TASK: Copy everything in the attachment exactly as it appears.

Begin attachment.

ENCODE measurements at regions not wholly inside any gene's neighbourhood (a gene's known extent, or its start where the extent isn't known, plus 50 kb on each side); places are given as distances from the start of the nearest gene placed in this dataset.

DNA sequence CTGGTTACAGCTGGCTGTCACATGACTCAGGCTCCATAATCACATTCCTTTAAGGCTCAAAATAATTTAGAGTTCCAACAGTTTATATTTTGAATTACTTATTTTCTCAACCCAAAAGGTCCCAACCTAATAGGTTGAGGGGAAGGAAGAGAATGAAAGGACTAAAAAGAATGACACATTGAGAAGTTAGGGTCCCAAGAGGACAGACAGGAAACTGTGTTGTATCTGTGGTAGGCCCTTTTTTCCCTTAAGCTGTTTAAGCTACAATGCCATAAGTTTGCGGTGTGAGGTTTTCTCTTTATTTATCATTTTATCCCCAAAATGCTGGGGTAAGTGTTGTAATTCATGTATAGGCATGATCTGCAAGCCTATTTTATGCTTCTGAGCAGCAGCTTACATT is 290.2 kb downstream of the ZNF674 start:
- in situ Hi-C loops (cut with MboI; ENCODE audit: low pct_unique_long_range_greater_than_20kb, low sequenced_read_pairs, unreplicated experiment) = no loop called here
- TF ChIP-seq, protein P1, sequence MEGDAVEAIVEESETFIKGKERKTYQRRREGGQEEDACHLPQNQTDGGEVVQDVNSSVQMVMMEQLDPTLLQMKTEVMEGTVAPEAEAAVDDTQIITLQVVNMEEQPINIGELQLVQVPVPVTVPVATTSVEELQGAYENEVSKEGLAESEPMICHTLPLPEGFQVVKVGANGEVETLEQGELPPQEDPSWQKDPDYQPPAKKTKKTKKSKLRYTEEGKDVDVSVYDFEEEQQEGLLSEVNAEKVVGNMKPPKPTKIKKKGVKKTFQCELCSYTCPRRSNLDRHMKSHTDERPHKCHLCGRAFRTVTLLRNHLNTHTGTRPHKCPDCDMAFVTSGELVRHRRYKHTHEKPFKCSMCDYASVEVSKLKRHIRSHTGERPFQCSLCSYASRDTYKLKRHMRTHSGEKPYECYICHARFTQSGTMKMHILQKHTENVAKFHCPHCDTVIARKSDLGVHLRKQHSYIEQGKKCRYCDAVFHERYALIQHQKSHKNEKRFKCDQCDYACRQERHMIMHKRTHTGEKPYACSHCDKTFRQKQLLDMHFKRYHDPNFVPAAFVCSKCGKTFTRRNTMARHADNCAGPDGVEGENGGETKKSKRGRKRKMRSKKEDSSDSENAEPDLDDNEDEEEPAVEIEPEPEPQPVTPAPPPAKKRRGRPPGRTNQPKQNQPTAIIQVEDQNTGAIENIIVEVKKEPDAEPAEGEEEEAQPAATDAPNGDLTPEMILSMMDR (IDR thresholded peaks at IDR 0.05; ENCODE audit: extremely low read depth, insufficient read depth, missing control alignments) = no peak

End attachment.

ENCODE measurements at regions not wholly inside any gene's neighbourhood (a gene's known extent, or its start where the extent isn't known, plus 50 kb on each side); places are given as distances from the start of the nearest gene placed in this dataset.

DNA sequence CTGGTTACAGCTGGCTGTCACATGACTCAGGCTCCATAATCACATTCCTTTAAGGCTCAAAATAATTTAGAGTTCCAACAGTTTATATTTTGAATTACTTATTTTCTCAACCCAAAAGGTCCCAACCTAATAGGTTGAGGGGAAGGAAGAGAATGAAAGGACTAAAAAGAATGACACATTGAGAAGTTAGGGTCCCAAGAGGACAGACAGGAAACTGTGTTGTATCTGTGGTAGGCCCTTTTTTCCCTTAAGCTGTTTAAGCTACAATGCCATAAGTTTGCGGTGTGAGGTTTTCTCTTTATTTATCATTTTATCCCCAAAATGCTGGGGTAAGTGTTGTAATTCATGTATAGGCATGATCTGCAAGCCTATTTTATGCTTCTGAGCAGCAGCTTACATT is 290.2 kb downstream of the ZNF674 start:
- in situ Hi-C loops (cut with MboI; ENCODE audit: low pct_unique_long_range_greater_than_20kb, low sequenced_read_pairs, unreplicated experiment) = no loop called here
- TF ChIP-seq, protein P1, sequence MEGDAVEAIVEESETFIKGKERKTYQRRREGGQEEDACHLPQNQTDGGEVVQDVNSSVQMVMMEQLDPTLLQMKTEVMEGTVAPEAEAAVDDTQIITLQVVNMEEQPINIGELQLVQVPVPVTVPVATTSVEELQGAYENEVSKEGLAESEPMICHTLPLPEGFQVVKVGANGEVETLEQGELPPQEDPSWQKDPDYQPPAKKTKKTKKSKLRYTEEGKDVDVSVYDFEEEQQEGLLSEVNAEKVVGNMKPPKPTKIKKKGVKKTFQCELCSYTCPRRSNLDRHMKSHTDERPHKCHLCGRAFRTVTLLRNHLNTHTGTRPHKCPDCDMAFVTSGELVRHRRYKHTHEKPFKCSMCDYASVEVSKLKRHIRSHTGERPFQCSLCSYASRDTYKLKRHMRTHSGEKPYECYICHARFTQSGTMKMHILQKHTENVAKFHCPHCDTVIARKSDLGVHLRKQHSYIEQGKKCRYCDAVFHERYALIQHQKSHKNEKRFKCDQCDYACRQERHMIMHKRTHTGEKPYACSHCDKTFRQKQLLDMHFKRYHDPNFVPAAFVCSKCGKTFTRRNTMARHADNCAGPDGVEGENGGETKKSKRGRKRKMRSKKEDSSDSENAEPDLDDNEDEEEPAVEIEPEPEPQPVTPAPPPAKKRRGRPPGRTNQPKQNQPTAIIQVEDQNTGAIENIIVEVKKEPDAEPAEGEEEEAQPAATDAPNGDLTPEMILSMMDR (IDR thresholded peaks at IDR 0.05; ENCODE audit: extremely low read depth, insufficient read depth, missing control alignments) = no peak